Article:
Ron Johnson wants you to purchase tech gadgets from Enjoy
By Petah Marian

Enjoy is the new digital delivery service for all your tech needs. WGSN reports

May 19, 2016
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Ron Johnson, the CEO of startup Enjoy, described some of the innovative ways he is building his e-commerce business at Shoptalk in Las Vegas yesterday.

While Johnson had a rough run trying to transform JC Penney, he seems to be having more success with Enjoy, which he is forecasting will be profitable by autumn.

The business, which is a delivery service and e-commerce operator that helps consumers set up new gadgets at home, is seeing uptake across all generations.

“It appeals to everyone, even millennials, it’s that delivery culture, who want it now,” said Johnson.

Johnson, said the company has assured quality – but now it’s about making the experience more magical.

He called the sort of platform he offers as a “personal commerce platform”, likening the system to Soul Cycle – people pick the class, bike, and time on the internet, but then you go to the studio to have the experience.

Enjoy: How the business is valuing staff

While the business has parallels with Uber, as it operates on a demand basis, Johnson has a very different approach to labour and scheduling.

Johnson said the business thinks of its experts as people rather than labour, and staff salary is based on current markets and will vary by market based on cost of living, plus they get benefits from day one, and get “complete freedom of when they work and how much they work”.

He called for retailers to let scheduling work better – to let them be more in control of when they work.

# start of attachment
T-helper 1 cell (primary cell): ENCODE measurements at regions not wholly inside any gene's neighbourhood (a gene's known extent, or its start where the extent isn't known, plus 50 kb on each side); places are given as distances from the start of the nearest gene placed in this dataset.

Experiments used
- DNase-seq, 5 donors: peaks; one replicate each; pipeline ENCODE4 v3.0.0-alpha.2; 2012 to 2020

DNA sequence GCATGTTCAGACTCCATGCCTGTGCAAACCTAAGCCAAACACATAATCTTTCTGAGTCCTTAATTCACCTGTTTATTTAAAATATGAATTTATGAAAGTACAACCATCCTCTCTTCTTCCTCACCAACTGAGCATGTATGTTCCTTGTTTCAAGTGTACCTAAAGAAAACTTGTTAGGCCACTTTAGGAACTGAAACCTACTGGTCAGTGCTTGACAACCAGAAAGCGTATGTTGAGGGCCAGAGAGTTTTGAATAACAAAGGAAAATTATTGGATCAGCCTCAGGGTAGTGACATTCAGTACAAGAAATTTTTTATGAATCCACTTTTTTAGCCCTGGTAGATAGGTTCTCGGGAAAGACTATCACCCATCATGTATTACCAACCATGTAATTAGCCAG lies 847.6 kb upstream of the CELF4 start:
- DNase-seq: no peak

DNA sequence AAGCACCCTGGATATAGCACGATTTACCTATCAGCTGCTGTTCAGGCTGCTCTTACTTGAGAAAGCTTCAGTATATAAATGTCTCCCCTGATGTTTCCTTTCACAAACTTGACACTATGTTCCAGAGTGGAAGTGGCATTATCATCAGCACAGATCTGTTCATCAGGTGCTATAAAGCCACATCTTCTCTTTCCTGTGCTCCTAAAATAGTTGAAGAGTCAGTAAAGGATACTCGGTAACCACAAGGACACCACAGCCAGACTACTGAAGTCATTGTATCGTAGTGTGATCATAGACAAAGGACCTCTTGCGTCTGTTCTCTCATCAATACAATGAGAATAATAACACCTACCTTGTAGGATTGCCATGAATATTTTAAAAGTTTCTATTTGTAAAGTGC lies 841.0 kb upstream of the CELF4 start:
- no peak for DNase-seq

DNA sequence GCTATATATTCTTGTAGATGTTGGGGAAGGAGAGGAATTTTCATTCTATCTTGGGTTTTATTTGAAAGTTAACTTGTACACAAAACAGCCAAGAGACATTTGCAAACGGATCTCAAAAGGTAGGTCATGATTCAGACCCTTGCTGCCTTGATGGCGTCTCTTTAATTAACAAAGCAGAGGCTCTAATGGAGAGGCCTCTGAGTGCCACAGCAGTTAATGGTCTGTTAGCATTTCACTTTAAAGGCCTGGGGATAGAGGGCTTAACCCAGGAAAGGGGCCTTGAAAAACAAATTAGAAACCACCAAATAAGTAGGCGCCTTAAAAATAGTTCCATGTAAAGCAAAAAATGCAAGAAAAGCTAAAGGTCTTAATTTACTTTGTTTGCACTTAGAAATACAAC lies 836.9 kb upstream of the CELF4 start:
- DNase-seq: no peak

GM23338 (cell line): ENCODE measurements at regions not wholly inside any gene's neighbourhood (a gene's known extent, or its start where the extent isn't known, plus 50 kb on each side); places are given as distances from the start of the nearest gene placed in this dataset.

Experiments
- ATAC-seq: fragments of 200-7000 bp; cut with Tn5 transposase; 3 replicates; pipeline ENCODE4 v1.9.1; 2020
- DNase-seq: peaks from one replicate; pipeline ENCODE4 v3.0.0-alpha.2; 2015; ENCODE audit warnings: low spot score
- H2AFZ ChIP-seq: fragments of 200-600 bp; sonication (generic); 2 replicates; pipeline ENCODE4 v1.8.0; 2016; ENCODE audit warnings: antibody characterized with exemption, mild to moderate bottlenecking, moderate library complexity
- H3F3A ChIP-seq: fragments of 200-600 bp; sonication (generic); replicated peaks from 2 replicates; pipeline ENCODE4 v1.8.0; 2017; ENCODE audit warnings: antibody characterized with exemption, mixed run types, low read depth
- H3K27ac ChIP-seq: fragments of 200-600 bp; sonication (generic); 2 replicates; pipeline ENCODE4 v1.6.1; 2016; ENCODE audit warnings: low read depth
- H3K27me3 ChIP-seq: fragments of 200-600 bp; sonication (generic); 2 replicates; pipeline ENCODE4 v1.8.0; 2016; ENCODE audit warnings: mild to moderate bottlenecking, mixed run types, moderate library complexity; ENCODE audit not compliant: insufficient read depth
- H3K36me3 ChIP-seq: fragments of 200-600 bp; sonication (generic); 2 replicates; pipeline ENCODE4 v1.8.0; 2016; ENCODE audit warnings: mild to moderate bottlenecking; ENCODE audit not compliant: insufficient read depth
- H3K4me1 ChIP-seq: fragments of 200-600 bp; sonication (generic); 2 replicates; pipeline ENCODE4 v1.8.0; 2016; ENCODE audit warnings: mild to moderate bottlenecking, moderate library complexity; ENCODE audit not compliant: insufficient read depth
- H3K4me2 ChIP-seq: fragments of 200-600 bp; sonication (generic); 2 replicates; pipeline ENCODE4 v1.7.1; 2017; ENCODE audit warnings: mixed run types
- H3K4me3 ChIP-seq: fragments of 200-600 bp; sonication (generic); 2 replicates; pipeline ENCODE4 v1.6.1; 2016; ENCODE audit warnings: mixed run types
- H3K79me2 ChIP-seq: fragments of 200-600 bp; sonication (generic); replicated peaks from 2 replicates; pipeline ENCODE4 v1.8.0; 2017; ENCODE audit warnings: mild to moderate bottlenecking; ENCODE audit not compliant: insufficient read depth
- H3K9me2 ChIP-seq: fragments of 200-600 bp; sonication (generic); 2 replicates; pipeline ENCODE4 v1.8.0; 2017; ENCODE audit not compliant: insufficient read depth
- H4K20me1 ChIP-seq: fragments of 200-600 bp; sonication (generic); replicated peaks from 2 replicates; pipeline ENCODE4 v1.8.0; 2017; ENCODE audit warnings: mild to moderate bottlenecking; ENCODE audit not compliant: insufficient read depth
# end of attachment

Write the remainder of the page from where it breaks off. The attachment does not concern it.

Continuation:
“If staff pick the hours that they want to work, we take the risk on scheduling and making sure that there will be enough customers at the time,” he said.

Enjoy: On acquiring customers and avoiding competition

He said that the biggest challenge to e-commerce growth is customer acquisition. But he said the businesses’ secret is working with manufacturers  – it Is AT&T’s smartphone partner, and is doing the same with other manufacturers. “When people go to Sonos and buy a stereo and want it delivered today, we fulfil that, and then when that customer buys their next piece of technology, they come to us.”

By linking up with the manufacturers on a deep partnership basis, it means that it insulates itself from the prospect of future competition, as they’re unlikely to set up a competitive service when they’re already being served so well from an established provider.

 

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Check out: Petah’s article on tech, the future of retail and why fashion retailers shouldn’t be afraid to embrace failure.

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